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A Truly Private College
Very interesting piece in The Wall Street Journal by Mark Oppenheimer, who asks "Pop quiz: Is the cost of a college education worth it? (No.) Is there an alternative? (Yes.)" He looks at Internet universities first:

Founded in 1976, Phoenix bills itself as "the largest private university in the United States." Phoenix, which is for-profit, has dozens of campuses, but the majority of its 315,000 students learn by computer. There is something to be said for this model. It's cheap: The Philadelphia campus charges $10,800 for a full-year online course load. The many campuses and online options do serve working men and women, parents and others who can't carve out time to go back to school in the traditional sense. And the online student is not distracted by fraternity initiates wearing silly beanies, freshman sex ed, sensitivity training or weekend kegstands.

But for such an education to be worth the money, the professors have to be good, and with a faculty of many thousands, most of whom never meet each other, quality control must be quite the challenge. I might hire a secretary with an online degree, but I don't want my nurse to have received her master's over the Internet.

So if you conclude that the best learning is done face-to-face, and that some subjects--foreign languages, laboratory science, physical therapy--can't be taught without human contact, then are we condemned to $30,000 tuitions? Not necessarily; you have a few other options. If you're willing to forgo intercollegiate sports, fancy dorms and the senior class dance, you could attend any number of European state-funded universities that rival ours in intellectual quality and cost far less. And hey, if you're really willing to scale down on certain frills of college social life, remember that the Roman Catholic Church will happily pay for the education of seminary students headed for the priesthood.

But I have a better solution, one that's even more radical but allows you to stay in your American suburb, work within the old-fashioned American free market and avoid religious vows. How about banding together with some other students to hire tutors?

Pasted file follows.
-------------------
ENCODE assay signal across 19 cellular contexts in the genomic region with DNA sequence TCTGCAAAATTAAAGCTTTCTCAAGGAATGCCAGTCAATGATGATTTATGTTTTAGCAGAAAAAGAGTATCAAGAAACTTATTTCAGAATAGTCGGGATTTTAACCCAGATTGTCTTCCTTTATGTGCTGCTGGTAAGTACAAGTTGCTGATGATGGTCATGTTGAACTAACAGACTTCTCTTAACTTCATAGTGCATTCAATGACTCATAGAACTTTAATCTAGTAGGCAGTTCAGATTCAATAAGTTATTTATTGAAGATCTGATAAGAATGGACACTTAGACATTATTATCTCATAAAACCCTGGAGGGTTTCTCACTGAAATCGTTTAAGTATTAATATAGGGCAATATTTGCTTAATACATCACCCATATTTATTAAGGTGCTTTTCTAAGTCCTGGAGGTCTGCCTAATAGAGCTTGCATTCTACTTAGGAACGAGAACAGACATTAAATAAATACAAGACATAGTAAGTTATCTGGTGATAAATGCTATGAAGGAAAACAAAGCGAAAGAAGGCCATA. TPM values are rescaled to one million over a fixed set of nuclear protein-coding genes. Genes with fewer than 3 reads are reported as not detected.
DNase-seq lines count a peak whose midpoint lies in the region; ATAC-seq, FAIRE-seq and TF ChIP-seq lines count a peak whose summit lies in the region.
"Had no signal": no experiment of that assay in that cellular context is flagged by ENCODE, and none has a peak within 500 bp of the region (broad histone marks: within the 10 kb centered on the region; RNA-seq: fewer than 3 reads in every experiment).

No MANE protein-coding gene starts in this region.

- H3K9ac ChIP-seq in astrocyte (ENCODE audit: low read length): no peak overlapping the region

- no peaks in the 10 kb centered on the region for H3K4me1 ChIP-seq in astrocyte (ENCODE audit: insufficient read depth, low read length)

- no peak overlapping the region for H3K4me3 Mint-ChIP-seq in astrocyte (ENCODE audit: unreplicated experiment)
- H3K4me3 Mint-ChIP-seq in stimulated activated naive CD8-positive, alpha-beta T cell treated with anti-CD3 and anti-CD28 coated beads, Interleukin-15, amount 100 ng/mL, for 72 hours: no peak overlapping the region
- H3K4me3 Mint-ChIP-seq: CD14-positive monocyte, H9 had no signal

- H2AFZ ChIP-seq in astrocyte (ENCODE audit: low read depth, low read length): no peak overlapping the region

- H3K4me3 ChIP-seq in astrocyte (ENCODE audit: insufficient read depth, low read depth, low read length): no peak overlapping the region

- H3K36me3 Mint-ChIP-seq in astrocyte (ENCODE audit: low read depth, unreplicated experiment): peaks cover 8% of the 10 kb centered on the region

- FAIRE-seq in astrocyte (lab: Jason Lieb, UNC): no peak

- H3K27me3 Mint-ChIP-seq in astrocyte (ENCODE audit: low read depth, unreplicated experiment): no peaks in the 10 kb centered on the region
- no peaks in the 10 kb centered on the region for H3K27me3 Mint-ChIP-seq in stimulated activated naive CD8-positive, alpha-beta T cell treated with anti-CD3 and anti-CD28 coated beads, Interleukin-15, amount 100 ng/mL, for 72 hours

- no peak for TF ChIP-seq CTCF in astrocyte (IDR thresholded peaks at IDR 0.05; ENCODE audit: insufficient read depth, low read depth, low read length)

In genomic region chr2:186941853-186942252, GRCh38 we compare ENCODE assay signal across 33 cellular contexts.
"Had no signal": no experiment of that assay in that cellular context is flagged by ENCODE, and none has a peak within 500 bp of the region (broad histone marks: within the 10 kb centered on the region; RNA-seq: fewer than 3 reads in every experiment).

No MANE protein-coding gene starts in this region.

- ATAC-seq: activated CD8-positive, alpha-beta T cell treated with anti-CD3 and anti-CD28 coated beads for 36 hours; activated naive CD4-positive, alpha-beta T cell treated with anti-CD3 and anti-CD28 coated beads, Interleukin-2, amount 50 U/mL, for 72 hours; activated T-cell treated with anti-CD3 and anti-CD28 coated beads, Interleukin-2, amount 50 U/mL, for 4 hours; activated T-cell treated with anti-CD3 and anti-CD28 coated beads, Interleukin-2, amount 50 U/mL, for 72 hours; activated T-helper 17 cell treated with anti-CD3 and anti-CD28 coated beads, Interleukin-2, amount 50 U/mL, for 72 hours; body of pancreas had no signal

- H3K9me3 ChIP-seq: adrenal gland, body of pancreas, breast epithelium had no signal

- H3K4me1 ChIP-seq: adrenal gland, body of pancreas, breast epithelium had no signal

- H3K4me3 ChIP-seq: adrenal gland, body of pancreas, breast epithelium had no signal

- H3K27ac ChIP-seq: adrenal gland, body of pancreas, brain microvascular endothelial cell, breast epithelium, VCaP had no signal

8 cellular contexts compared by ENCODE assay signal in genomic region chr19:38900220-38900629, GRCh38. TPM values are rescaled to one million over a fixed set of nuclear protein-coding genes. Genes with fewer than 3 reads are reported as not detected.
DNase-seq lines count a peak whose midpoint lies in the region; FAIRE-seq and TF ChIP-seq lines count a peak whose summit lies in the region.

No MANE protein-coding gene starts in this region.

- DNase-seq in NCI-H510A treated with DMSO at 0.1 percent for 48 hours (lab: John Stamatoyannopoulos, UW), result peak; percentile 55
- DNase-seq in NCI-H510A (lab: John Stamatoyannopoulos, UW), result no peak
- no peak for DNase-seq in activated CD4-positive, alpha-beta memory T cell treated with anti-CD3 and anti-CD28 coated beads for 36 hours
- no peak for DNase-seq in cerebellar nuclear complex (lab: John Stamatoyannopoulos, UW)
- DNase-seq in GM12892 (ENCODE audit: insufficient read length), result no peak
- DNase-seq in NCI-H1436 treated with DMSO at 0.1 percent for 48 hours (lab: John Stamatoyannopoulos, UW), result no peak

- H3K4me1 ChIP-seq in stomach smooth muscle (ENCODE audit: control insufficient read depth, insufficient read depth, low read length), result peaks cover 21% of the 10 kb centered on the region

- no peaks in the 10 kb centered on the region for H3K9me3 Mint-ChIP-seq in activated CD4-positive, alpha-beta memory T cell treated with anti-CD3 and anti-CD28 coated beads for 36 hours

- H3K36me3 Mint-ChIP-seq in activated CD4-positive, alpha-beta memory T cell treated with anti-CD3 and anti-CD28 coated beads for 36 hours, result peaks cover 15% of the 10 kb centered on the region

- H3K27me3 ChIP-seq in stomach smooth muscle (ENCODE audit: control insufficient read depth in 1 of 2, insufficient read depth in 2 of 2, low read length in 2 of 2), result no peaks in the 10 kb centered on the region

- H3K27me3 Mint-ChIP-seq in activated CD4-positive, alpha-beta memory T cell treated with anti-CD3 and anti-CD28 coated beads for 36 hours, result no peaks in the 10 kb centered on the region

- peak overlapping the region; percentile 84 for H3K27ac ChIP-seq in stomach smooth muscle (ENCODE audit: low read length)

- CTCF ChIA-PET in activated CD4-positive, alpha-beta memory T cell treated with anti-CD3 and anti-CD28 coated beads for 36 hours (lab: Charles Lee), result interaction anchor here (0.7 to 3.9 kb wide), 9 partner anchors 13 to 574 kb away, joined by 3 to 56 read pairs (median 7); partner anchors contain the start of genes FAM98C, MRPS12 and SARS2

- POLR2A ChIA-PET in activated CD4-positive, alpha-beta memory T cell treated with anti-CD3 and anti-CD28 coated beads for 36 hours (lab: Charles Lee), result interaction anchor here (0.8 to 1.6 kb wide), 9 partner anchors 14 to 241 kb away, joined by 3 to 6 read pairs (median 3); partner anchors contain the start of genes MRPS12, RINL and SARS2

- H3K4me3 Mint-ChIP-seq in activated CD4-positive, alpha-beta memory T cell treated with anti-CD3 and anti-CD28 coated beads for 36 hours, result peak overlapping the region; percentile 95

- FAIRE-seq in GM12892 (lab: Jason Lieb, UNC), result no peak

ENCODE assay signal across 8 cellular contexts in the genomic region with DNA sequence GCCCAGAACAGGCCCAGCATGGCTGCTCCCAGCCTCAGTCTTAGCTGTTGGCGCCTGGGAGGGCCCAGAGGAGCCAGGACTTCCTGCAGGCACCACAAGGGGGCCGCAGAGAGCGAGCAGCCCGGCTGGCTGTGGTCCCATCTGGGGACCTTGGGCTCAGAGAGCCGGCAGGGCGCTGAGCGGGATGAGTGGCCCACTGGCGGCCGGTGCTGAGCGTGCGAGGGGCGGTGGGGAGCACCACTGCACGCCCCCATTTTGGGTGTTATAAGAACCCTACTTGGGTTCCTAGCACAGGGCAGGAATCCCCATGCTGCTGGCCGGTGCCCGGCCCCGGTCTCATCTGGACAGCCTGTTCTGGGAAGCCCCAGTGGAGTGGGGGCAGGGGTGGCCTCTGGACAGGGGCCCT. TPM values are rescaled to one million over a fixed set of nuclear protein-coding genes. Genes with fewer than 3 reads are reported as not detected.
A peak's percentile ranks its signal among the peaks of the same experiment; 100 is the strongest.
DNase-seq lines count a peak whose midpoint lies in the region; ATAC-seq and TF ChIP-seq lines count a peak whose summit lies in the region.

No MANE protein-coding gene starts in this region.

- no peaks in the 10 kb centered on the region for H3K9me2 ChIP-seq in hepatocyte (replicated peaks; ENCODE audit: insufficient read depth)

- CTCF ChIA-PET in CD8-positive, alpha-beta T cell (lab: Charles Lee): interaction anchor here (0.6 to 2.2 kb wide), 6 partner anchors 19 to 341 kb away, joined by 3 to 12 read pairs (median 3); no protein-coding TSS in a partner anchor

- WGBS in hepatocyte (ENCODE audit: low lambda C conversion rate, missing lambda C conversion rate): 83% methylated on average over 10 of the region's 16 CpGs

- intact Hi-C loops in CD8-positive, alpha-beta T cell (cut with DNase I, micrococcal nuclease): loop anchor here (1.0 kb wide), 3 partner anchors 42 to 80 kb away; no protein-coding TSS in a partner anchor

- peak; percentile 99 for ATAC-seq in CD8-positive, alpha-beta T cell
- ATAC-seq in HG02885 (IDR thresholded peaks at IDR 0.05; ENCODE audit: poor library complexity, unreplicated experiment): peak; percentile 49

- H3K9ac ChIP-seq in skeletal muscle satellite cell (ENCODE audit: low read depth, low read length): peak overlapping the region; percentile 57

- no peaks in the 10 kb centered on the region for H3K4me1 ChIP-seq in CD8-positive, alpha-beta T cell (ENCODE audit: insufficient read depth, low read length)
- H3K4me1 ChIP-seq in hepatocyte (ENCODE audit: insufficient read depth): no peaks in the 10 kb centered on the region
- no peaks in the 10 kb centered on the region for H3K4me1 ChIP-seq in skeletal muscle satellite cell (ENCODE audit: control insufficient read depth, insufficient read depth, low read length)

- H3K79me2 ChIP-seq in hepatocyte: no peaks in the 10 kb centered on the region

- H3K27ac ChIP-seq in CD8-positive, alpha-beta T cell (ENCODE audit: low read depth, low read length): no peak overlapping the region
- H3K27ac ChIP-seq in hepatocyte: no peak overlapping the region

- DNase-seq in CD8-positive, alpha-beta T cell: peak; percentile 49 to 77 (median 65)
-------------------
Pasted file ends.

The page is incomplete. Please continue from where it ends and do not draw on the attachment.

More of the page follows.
There are thousands of under-employed Ph.D.s in America who could be paid to offer college-level courses in your living room. If 10 students banded together and put up $10,000 each--students who, say, couldn't care less about football, don't need a Women's Center and have no urge to join Delta Delta Delta--they could hire two high-end intellectuals, pay them $50,000 each and get personal instruction.

The learning might well be more intense than the usual lazy college classroom, the demands more concentrated, the instruction more neatly tailored to the abilities and needs of each student. Many a doctorate-owner has overlapping areas of expertise. Tutor A could teach, for instance, religion, history and politics in the mornings, while Tutor B could teach law, literature and grammar in the afternoons. Actual essay tests would be possible with such a small group; papers too: No longer would the teacher feel the need to avoid writing requirements lest he be stuck, for hours on end, having to read the bad student prose of, say, a huge survey course.

For research, students could use the public library or buy short-term passes to university research libraries. For fun, the class could read novels, play pickup basketball at the public park or, on snowy days, watch cable TV--the Learning Channel, of course. Speaking of which, my cable costs $40 a month, a lot cheaper than what most colleges charge their captive dorm residents--yet another reason to abjure the overpriced American university.

Americans like their churches big, their servings of Coke big, their universities big. But in schooling, big has become unbearably expensive. We may as well try returning to the small: a teacher, some students, some books. Such an arrangement used to be reserved for the wealthy aristocracy in ancient Greece or Enlightenment France, but now it would actually result in a much lower tuition bill for the middle-class American family. As a postmodern Marxist tutor might be the first to tell you, you have nothing to lose but your debt, and you have a world to win.

Posted by aalkon at February 19, 2006 5:07 AM

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